Inventory is generally defined as the raw materials a business has available to manufacture finished goods or merchandise available to sell to customers. Too much inventory uses cash ineffectively, while too little inventory holds up production in a manufacturing environment or gives customers a reason to shop with the competition. Additionally, having the wrong inventory uses resources without providing a profit opportunity. Inventory management is the art of knowing what to carry, when to buy it, who to buy from, where to keep it, and how much to spend on it to achieve profits.
Accountants typically recognize inventory control issues because they notice financial trends that concern them. For example:
- The inventory may be increasing with no corresponding increase in revenues, leaving less operating cash.
- Cost of goods sold may be increasing in relation to total sales, squeezing the profits in the business.
- Write offs of obsolete inventory may be increasing, causing both profits and cash to decrease.
- Revenues may be decreasing, showing customers are not interested in purchasing the merchandise your business has for sale.
- Inventories of raw materials, work in process, and finished goods may be out of balance in a manufacturing environment, showing the flow of inventory is not as effective as it could be.
Having the right amount of the right inventory takes planning. First, develop a forecast:
- What inventory is needed for each cycle of business over the next year?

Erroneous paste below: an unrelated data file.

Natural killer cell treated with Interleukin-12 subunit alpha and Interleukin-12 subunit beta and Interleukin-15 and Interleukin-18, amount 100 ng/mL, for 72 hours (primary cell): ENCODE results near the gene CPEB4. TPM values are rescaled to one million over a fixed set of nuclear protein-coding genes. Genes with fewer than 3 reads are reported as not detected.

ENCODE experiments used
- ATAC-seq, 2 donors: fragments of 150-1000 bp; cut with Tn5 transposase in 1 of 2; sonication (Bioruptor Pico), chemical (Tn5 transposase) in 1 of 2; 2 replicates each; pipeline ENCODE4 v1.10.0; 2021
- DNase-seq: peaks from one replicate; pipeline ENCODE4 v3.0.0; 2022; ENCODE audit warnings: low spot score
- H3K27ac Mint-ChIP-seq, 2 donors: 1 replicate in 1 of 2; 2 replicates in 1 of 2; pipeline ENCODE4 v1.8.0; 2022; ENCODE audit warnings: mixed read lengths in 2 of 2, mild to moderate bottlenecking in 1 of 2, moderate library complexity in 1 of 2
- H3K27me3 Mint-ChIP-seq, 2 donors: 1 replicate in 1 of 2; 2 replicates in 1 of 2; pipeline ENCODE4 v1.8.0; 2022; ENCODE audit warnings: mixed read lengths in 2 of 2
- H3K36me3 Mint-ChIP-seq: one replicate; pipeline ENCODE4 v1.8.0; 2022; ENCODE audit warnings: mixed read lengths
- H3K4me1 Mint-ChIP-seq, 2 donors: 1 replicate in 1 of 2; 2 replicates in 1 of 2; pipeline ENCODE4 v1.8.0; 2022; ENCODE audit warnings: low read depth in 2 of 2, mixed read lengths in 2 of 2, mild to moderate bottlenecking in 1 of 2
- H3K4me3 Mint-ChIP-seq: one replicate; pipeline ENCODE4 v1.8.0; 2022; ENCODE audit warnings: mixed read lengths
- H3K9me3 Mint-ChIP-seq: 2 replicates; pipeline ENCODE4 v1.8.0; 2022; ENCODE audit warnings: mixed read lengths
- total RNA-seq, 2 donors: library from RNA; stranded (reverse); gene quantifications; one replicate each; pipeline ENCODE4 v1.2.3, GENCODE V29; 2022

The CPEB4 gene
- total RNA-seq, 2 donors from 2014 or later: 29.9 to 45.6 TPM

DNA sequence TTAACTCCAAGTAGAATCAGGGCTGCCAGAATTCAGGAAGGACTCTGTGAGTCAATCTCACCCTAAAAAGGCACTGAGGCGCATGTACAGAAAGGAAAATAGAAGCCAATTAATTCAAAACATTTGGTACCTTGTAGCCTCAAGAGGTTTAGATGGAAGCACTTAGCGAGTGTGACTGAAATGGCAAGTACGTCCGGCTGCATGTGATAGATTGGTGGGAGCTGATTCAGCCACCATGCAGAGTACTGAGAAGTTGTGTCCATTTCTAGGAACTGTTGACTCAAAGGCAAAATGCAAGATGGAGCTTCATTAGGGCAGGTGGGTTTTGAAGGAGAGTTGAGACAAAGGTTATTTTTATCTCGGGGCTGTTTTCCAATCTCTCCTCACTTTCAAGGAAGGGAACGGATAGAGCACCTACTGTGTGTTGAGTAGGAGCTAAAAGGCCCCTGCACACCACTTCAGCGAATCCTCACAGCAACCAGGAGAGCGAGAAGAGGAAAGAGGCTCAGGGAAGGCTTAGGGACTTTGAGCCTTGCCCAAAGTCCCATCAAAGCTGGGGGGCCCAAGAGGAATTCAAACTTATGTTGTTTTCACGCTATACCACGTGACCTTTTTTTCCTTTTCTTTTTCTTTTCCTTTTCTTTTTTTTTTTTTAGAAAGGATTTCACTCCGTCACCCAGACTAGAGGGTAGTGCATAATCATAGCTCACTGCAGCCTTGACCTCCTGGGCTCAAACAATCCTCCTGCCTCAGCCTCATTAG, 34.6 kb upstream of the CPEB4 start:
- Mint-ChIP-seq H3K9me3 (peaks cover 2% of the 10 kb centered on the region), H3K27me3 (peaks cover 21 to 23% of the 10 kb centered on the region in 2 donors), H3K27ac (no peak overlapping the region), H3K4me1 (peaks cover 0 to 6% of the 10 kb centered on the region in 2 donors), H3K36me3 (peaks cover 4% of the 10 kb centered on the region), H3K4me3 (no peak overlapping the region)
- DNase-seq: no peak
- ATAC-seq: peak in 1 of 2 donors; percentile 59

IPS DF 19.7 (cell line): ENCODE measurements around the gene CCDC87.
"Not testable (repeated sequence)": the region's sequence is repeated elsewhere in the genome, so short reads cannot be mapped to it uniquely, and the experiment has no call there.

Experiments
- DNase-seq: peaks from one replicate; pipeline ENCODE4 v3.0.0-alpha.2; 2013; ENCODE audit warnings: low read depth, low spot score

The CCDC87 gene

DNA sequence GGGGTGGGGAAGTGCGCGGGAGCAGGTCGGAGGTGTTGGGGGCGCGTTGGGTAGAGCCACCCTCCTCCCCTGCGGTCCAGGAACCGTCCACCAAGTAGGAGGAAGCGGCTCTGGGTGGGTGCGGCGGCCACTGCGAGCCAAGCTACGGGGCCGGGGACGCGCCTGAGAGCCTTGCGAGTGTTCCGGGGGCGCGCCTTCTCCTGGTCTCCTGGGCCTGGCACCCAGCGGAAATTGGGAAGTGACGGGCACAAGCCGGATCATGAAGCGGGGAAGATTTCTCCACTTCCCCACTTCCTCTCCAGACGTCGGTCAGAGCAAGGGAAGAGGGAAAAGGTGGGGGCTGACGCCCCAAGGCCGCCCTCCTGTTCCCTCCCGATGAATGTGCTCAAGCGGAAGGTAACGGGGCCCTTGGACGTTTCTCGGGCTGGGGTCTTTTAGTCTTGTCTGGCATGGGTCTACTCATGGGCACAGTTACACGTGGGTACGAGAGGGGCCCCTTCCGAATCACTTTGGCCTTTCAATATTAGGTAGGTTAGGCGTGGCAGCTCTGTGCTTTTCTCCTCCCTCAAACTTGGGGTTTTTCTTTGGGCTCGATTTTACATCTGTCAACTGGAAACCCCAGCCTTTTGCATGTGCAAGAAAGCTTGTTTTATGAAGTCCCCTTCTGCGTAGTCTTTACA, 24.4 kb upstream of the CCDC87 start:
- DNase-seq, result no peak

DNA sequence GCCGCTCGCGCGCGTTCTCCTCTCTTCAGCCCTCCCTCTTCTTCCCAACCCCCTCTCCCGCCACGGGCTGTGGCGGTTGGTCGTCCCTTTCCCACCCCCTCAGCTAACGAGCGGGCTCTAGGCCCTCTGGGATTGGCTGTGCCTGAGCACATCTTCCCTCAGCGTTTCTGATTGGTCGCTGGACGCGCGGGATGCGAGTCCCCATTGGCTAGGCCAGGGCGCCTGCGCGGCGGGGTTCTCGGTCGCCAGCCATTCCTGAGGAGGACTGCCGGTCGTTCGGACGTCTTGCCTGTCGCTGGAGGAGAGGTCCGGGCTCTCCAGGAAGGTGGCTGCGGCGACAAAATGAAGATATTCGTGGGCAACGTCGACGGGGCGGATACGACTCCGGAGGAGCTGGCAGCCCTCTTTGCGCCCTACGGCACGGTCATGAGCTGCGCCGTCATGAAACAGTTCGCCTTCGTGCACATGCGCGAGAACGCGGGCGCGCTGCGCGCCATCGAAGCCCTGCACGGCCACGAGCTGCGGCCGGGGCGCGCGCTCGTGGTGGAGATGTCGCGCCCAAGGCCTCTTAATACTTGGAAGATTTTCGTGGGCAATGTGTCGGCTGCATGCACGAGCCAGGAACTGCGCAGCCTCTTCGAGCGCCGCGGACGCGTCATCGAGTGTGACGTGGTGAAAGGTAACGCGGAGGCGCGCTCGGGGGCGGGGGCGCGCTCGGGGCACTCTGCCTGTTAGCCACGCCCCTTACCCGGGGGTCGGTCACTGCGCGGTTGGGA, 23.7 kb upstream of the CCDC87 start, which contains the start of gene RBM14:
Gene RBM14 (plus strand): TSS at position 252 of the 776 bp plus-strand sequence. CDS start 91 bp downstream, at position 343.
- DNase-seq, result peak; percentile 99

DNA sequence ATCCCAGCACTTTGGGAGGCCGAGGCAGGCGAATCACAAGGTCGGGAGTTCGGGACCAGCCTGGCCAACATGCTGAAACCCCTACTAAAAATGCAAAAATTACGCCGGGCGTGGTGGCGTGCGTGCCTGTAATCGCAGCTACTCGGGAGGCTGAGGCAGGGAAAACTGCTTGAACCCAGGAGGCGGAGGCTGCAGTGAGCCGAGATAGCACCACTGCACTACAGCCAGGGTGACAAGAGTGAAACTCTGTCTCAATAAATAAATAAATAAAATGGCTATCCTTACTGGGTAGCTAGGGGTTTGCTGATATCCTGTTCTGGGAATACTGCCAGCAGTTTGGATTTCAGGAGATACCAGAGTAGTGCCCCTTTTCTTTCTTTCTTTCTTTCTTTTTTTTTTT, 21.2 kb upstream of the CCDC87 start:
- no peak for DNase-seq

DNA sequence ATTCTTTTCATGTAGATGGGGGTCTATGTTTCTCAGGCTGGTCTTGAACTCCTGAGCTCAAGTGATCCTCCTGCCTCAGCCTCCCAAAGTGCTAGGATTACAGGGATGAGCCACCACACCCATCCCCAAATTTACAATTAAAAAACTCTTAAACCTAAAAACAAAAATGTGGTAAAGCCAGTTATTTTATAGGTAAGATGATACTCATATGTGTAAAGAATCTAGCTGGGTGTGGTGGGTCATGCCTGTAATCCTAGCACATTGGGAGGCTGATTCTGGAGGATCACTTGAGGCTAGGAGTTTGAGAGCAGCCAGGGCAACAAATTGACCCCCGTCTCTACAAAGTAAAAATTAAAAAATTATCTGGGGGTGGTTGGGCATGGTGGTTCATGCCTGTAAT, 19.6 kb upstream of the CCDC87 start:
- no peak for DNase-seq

- What is the customer demand for each product you offer?
- How long does it take suppliers to deliver raw materials once they are ordered?
- Are there any discounts available for purchasing in larger quantities of raw materials?
- Do you have storage space available to maintain inventory until it’s used or sold if it’s ordered in larger quantities?
- Do you have the cash flow to purchase inventory in advance?
Research industry trends and talk to customers to forecast future demand. Talk to at least three suppliers to get the best terms on purchasing products. Establish an inventory control system that provides the information needed to make business decisions.
Inventory management is also about tracking the flow of inventory in and out of your business. Many inventory management tools exist to assist with knowing what you have in stock, what each unit cost, how long it was on your shelf, and what each product sold for. Your accountant can be helpful in choosing the tool that will work best for your business needs.
Good inventory management helps improve cash flow, customer loyalty, and business profits.
Have a question about your small business? You can reach Arlene at email@example.com or leave it in the comments here!
[ Down to Business is a weekly small business advice column featured in The World Newspaper, originally published online by the Oregon Small Business Development Center Network, and republished here with permission. ]